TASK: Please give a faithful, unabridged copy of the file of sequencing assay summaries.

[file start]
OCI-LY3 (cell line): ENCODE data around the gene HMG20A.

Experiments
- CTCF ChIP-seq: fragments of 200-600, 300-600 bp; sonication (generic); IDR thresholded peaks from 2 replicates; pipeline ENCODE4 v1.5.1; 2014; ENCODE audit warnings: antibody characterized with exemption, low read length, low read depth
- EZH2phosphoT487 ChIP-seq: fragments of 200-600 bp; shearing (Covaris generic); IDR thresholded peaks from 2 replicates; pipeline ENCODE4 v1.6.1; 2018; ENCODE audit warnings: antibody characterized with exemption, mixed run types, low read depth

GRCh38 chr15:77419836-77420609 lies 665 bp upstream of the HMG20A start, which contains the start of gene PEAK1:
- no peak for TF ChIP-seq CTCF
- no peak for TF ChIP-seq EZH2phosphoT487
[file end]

OCI-LY3 (cell line): ENCODE data around the gene HMG20A.

Experiments
- CTCF ChIP-seq: fragments of 200-600, 300-600 bp; sonication (generic); IDR thresholded peaks from 2 replicates; pipeline ENCODE4 v1.5.1; 2014; ENCODE audit warnings: antibody characterized with exemption, low read length, low read depth
- EZH2phosphoT487 ChIP-seq: fragments of 200-600 bp; shearing (Covaris generic); IDR thresholded peaks from 2 replicates; pipeline ENCODE4 v1.6.1; 2018; ENCODE audit warnings: antibody characterized with exemption, mixed run types, low read depth

GRCh38 chr15:77419836-77420609 lies 665 bp upstream of the HMG20A start, which contains the start of gene PEAK1:
- no peak for TF ChIP-seq CTCF
- no peak for TF ChIP-seq EZH2phosphoT487